My Personal Views on Dooyeweerd
Since I am 'gatekeeper' of The Dooyeweerd Pages, it is only right that you should know something of my own understanding and opinions of Dooyeweerd's ideas, so that you can adjust anywhere where you think they might have distorted the Pages.
I set out here some of my own views, and will (hopefully) expand on them at a later date.
** NOTE: This was written six years ago, and during that time my views have changed enormously, not least because I have discovered areas of Dooyeweerdian thought that I did not at first appreciate, and some early misunderstandings have been set right. So the text below is due for a major overhaul. Nevertheless, much of my views remain intact. A.B. 23 November 2005 **
- I like Dooyeweerd's fifteen aspects. I have no quarrel with those he has proposed, and disagree with Hart's conflating of the lingual with the analytical and de Raadt's insertion of several aspects and rearrangement of the analytical. I find Dooyeweerd's set seems to fit reality well and naturally, once I have understood it.
- I like Dooyeweerd's emphasis on meaning rather than existence.
- I like his restoring dignity to everyday ('pre-theoretic', 'naive') living and thinking.
- I like his attempt to forge a philosophical framework that is consistent with the ground motive of Creation-Fall-Redemption, one that places God at the base.
- I like his view of entities. That there can be several 'individuality structures' in an 'enkaptic structural whole' seems a very elegant solution to many problems we find.
- I like his concept of enkapsis. Ditto.
- I like his treatement of the subject-object relationship, and especially as it brings together the two apparently distinct meanings of the word 'subjective' in English.
- I like his idea of law, that it enables rather than constrains.
- I like his emphasis on logic and reason being only one among many aspects, and not having any priviledged place with respect to knowing.
- I like his concept of a science as being the isolation of an aspect to study its laws, and each science being centred on an aspect. I like the idea that each aspect centres a different (type of) epistemology, as opposed to the assumption that there is only one Epistemology.
- I like his analysis of history based on ground motives. But I recognise that there is more to it than that.
- I like his way of integrating reality, of bringing together unity and diversity - a way that is not reductionist.
- I like the way his ideas are neither rationalist/positivist nor yet interpretivist/constructivist and yet shares something with both sides.
- I like the way his aspects bring together both normative and determinative sides of reality.
- I like the way his ideas offer a good basis for interdisciplinarity and sustainability and 'shalom'.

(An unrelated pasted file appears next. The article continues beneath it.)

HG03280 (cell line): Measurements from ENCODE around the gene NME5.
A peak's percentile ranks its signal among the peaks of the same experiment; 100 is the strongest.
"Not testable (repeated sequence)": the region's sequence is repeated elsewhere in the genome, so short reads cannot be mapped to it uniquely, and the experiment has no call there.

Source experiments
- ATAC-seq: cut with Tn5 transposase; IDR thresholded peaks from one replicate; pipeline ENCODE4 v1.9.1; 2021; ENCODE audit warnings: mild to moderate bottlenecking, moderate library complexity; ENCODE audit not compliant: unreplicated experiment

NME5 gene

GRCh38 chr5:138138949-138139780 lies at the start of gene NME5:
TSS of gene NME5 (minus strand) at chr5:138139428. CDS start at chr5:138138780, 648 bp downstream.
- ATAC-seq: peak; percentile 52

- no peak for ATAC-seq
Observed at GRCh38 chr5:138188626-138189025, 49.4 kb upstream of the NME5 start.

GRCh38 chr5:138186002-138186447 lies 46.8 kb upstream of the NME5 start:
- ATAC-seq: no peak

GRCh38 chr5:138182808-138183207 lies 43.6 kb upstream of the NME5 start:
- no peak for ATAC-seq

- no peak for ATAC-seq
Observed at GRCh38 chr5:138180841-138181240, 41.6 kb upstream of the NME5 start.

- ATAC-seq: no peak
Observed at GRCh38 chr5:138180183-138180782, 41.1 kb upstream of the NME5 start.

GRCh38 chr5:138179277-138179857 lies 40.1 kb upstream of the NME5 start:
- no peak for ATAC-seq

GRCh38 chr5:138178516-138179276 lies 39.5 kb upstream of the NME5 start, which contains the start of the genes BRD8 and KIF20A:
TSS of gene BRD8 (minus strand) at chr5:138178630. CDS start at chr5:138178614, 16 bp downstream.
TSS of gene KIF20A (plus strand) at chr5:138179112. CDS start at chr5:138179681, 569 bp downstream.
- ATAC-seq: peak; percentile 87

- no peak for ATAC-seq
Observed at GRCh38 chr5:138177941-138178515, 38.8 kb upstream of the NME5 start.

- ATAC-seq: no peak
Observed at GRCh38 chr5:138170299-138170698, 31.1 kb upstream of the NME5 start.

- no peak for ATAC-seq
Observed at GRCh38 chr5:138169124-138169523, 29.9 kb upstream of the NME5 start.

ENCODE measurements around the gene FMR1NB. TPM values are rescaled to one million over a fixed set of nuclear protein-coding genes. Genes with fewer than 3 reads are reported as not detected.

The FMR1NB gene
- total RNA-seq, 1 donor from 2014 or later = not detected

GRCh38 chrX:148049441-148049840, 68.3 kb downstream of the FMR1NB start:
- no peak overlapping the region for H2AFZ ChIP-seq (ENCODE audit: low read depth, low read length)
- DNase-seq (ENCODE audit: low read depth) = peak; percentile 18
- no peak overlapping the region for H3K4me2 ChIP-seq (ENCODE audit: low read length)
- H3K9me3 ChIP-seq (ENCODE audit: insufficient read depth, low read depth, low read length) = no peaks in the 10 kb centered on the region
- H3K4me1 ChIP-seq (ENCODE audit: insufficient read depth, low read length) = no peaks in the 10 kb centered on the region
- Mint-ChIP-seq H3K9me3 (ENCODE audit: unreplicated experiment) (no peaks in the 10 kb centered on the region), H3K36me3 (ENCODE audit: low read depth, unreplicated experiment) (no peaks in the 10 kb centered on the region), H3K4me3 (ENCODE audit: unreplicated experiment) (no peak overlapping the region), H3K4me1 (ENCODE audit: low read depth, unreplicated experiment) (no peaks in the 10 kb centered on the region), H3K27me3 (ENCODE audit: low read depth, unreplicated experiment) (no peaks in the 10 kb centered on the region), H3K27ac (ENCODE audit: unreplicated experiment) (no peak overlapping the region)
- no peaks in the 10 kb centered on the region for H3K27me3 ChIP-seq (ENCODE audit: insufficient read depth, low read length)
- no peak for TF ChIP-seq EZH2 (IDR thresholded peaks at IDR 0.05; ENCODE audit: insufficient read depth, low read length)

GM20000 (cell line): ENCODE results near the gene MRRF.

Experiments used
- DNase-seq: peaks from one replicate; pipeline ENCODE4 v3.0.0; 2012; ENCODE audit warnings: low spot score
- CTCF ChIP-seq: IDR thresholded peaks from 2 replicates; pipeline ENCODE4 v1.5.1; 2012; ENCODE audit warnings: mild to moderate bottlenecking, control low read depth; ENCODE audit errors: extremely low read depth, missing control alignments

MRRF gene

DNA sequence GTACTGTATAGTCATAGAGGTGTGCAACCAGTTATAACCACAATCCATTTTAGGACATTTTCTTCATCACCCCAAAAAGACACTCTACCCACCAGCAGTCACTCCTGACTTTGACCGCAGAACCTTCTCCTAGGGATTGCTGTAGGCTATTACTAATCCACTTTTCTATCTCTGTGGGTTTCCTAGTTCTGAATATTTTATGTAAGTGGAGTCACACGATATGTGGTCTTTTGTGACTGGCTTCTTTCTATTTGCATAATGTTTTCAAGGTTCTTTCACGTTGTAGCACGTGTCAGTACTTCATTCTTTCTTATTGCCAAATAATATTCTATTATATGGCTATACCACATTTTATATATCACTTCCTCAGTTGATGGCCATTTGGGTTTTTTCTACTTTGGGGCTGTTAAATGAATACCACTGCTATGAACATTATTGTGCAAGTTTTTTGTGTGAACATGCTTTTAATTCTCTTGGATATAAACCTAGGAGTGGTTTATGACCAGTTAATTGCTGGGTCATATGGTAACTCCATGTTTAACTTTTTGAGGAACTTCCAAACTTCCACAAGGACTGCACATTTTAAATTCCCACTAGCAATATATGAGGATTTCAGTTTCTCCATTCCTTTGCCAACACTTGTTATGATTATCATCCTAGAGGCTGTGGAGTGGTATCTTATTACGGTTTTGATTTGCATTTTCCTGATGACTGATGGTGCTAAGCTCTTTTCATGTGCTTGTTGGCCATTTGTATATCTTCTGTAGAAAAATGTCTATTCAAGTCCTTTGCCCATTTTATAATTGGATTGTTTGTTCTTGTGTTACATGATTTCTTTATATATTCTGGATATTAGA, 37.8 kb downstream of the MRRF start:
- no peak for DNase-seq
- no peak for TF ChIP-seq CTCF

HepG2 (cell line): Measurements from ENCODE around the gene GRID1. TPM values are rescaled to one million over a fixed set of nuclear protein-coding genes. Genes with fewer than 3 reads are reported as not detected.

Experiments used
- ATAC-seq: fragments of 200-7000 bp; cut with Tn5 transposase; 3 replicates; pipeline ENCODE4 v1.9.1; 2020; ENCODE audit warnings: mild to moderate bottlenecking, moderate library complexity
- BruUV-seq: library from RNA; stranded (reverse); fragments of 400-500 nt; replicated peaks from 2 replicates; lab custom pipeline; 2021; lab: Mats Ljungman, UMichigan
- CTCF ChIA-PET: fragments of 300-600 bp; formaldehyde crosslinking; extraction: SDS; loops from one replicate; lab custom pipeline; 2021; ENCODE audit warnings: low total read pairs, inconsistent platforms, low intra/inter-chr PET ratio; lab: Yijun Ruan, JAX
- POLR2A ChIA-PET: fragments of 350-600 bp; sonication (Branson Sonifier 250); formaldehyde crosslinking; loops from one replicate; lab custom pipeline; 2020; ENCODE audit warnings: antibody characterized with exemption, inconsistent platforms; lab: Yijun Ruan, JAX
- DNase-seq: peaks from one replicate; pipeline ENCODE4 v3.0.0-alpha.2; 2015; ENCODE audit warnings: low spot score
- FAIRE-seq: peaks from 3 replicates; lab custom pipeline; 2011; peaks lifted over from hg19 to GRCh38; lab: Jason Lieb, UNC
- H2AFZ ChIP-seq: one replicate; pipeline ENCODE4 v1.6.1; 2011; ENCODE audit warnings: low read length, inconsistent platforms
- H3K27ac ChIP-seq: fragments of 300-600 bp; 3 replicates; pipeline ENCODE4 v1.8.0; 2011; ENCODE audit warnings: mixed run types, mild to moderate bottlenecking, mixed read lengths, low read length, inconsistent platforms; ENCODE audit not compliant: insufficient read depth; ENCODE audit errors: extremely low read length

Positive about Dooyeweerd's Critical Philosophy
- I like his starting with the na´ve attitude rather than presupposing theoretical thought.
- I like him immanent critique, which attempts to understand other thinkers from their own point of view rather than from his own point of view.
- I like his transcendental critique, by which he uncovers their presuppositions.
As you can see, few of these negatives are germane to his framework.
- I believe there is more to dialectic than merely a swinging between the poles of a dualistic ground motive.
- I don't like the idea that all aspects earlier than e.g. the analytical have determinative laws and those after it have normative laws. I prefer the idea, as implied by de Raadt and also by Walsh and Middleton that there is a gradual moving to greater normativity as we move along the aspects.
- I don't like the idea that the pre-physical aspects can never have concrete entities qualified by them. e.g. pure movement.
- Bring the above two together, I don't like the separation of aspects into hard and fast groups; rather I prefer there to be something in all.
- I don't really like the idea, or is it the use, of qualifying aspects. Maybe it's how it's used that I don't like. When we put a lot of effort into identifying 'the qualifying aspect' it seems to me that in most cases this distorts and narrows our thinking, it shifts us to particularizing thinking rather than integrative thinking, and in some situations the emphasis should be on integration rather than differentiation and identification. (But I know that the idea of a qualifying aspect is central to enkapsis, which I like.)
- I don't like the way there seems to be a tendency among some Dooyeweerdians to make his concept of the opening process (and the necessity thereof) an excuse for supporting 'progress' and going against putting a brake on development. I am a green at heart, committed to stewarding God's creation for its own sake rather than for ours (see A New View In Thgy).
- I suppose that some of the above dislikes can be summed up by saying that I don't like it when Dooyeweerd's ideas (whether by him or by others) tend to bolster the materialistic, rationalistic, individualistic world view.
This is part of The Dooyeweerd Pages, which explain, explore and discuss Dooyeweerd's interesting philosophy. Questions or comments are very welcome.
Compiled by Andrew Basden. You may use this material subject to conditions.
Number of visitors to these pages: . Written on the Amiga with Protext.
Created: 14 September 1999.
Last updated: 7 February 2001 mailto. 23 November 2005 .end. .nav, warning, new stuff on critical philosophy and links.